It’s important to distinguish between infertility and sterility. Infertility is defined as the inability to get pregnant after a year of unprotected sexual intercourse. When a couple doesn’t get pregnant after a year, we statistically can say that they fall outside the norm. We have reason to suspect something may be wrong, even if we may not know what that “wrong” thing is. 

However, people who have been diagnosed with infertility can and do get pregnant without fertility treatments. The likelihood of that happening will depend on the cause for their reduced fertility, their age, and how long they have been trying. The odds may be very small—less than 1 percent in some cases—but they are not necessarily zero.

Certain causes of infertility are less likely to lead to a spontaneous pregnancy. For example, a woman diagnosed with primary ovarian failure is significantly less likely to get pregnant on her own than a couple diagnosed with unexplained infertility. Also, the longer a couple has been trying unsuccessfully, the less likely it is that they will get pregnant on their own. But it's still possible in all these cases. 

Sterility is a different matter. If we say a man or woman is sterile, he or she is incapable of getting pregnant without fertility assistance. Examples of this may be a man who has a sperm count of zero, also known as azoospermia. When a structural issue causes azoospermia, and sperm cells can’t get into the semen, the man is sterile.

An example of female sterility may occur if both a woman’s fallopian tubes are completely blocked. If the egg can’t get to the uterus (and the sperm can’t get to the egg), pregnancy is impossible without the help of technology.

This doesn’t mean that if you’re infertile (but not sterile) that you should rely on those very small odds of getting pregnant. You should seek treatment if you want to conceive. However, it does mean you should rely on your infertility as birth control. If you don’t want to get pregnant, even if you needed an egg donor and IVF to get pregnant in the past, use contraception. Pregnancies have and do occur.

6. If You Adopt, You’ll Finally Relax and Get Pregnant

Adoption is not a fertility drug. It is true that couples that have faced infertility may get pregnant after adoption. However, neither adoption nor relaxing is the reason pregnancy might occur. Couples also get pregnant spontaneously after needing IVF previously. It happens, but it’s not a phenomenon.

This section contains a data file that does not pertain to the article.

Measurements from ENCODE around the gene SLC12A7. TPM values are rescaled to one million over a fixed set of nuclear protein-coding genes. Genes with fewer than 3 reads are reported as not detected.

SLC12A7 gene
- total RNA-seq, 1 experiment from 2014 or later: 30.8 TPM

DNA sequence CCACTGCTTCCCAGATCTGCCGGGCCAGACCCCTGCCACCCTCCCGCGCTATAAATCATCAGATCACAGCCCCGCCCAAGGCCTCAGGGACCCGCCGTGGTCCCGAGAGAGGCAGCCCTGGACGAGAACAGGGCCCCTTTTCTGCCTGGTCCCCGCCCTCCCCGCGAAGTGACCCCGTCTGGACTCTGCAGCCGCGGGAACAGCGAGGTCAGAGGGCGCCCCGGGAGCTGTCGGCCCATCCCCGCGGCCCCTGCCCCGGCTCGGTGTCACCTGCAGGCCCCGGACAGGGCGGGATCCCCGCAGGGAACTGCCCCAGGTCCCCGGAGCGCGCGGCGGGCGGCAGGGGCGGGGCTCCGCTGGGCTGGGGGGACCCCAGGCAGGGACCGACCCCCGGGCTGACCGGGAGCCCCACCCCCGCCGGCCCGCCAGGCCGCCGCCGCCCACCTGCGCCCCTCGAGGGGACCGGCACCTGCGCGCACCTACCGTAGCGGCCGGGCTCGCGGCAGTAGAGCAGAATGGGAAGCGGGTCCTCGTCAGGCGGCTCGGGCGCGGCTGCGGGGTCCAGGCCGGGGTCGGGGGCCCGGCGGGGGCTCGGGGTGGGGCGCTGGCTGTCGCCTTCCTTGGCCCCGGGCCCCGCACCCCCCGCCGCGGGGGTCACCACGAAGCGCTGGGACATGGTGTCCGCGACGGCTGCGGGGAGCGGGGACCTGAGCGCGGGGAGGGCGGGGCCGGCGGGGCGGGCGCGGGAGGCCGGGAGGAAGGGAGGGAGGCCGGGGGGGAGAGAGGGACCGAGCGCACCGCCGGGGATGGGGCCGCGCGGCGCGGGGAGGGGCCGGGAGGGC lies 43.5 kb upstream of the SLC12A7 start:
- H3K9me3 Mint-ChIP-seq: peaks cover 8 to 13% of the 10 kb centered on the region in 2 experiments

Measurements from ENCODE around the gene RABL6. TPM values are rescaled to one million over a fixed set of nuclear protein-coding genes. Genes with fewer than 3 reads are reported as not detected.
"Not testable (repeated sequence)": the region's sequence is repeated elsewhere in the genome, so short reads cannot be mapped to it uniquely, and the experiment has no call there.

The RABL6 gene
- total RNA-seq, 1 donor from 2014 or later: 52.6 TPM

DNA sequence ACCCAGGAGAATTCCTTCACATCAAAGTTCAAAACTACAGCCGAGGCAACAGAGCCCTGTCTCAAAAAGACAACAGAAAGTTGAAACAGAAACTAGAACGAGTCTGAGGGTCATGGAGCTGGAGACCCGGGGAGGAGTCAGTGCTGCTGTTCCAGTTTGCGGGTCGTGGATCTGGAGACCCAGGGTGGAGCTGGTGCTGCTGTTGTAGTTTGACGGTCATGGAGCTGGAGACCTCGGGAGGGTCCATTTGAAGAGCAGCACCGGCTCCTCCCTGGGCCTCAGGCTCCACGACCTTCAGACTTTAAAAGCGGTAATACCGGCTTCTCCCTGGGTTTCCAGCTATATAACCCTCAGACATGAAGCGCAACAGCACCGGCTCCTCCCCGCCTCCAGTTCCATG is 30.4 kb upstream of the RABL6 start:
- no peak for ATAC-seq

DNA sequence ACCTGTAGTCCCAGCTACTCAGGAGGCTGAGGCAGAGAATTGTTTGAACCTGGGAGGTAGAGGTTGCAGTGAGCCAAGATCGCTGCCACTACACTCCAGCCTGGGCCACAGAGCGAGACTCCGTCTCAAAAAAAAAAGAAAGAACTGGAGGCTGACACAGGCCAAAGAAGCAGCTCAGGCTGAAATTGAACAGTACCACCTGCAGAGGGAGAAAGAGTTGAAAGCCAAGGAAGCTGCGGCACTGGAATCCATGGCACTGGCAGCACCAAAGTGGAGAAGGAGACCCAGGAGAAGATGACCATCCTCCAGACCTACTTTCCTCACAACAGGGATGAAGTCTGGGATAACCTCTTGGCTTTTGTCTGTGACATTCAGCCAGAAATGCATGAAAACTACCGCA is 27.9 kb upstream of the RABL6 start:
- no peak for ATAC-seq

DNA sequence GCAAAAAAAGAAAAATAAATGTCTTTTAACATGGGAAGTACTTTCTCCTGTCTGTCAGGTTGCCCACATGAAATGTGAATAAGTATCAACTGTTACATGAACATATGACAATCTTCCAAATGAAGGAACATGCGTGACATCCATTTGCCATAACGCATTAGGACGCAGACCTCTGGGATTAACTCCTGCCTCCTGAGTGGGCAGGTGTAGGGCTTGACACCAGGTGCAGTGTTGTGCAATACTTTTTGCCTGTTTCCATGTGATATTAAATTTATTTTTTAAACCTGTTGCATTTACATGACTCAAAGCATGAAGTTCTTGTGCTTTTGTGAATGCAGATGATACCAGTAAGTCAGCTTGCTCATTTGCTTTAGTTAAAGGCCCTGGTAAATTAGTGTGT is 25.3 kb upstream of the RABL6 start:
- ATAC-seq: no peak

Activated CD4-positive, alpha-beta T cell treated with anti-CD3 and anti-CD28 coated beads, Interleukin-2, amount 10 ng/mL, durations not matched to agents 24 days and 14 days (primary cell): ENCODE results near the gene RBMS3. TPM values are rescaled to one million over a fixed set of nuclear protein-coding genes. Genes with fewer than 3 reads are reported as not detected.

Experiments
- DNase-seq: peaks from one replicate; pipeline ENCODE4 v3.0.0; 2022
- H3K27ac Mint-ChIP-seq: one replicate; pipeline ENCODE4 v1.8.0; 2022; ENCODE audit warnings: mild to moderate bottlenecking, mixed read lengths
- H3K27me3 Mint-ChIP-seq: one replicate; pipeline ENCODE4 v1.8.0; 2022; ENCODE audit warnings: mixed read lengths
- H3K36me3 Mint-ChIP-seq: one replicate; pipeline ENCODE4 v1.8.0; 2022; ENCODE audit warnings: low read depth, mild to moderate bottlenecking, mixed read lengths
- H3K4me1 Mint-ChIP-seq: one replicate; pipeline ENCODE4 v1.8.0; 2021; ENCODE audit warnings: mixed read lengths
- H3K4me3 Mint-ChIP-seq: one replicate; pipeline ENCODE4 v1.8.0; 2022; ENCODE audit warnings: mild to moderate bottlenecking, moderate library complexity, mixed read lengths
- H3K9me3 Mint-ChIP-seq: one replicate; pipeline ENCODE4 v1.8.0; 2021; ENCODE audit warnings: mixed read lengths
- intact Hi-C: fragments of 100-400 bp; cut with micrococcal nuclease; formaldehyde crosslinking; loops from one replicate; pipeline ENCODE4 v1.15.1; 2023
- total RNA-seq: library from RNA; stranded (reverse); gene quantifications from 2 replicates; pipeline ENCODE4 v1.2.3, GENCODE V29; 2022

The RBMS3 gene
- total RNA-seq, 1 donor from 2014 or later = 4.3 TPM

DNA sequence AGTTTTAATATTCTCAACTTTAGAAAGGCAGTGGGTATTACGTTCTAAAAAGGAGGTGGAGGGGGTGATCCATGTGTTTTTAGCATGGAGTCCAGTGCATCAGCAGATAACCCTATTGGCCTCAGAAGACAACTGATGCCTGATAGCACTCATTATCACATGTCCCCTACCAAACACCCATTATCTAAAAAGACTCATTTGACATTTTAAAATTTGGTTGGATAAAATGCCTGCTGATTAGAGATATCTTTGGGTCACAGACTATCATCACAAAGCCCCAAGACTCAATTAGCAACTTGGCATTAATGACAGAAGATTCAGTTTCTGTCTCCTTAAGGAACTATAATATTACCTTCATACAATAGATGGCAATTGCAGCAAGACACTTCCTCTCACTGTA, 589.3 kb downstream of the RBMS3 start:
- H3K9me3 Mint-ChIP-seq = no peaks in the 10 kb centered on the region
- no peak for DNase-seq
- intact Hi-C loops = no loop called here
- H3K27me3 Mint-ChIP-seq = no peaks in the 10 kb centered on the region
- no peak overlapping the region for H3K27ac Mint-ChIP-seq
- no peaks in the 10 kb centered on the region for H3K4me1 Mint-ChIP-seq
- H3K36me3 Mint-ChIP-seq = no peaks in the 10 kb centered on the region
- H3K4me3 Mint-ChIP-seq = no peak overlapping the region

As mentioned above, having experienced infertility doesn’t mean it’s impossible for you to get pregnant. It’s just very unlikely. How unlikely depends on why you couldn’t get pregnant in the first place.   

7. Most People Need IVF Treatment

With all the press that IVF gets, you might think it’s way more common than it really is. The truth is that less than 5 percent of infertility treatments used in the United States involve IVF.

Will you need IVF? It depends on why you can’t get pregnant. Blocked fallopian tubes and severe male infertility require IVF treatment, but there are other reasons your doctor may recommend moving onto this advanced reproductive technology.

8. Young Men and Women Can’t Be Infertile

The older you are, the more likely you are to face infertility. However, young men and women also face infertility. Age-related infertility is only one possible cause of decreased fertility.  

According to statistics collected by the Center for Disease Control (CDC), 9 percent of women ages 15 to 29 report difficulty getting or staying pregnant. For women ages 30 to 34, that percentage increases to 14 percent. For women ages 40 to 44, 16 percent report difficulty getting or remaining pregnant.

There are more women struggling with fertility after age 35, but as you can see, almost 1 in 10 face infertility even before they reach age 30.  

9. You Don’t Need to Worry About Your Age; There’s Always IVF

People put off having children for a variety of reasons. No one should rush to have kids if they aren’t ready, but age is an important factor to consider.

There is a common misconception that if age-related infertility does strike, you can always do IVF. Things aren’t that simple. Just as your natural fertility declines with age, your odds for success with IVF treatment also decline with age.

According to statistics collected by the CDC, 33 percent of IVF cycles for women under age 35 led to the birth of a baby. For women ages 38 to 40, the success rate drops to almost half, at almost 17 percent. For women age 43 to 44, live birth rates per cycle (using their own eggs) were only 3 percent.

Women may opt to use donor egg IVF if age-related infertility stands in the way of parenthood. But donor eggs are an expensive option and not an avenue every couple is interested in taking.  

10. IVF Frequently Leads to Multiples

Actually, of all the available fertility treatments, IVF is the least likely to lead to a high-order pregnancy (triplets, quadruplets). With IVF treatment, embryos must be transferred back to the uterus. Except in special situations, reproductive endocrinologists are not to transfer more than two embryos at a time.

In fact, elective single embryo transfer (eSET) is becoming more popular. This is the ideal path (when it fits the patient) to have a healthy, singleton pregnancy.  There is still a risk of twins. (Identical twins) but it’s significantly reduced.

With fertility drugs with or without insemination, there’s no control over the number of fertilized eggs reaching the uterus. Even if an ultrasound shows only two follicles developing in the ovaries, it’s still possible for more than two eggs to be ovulated and fertilized.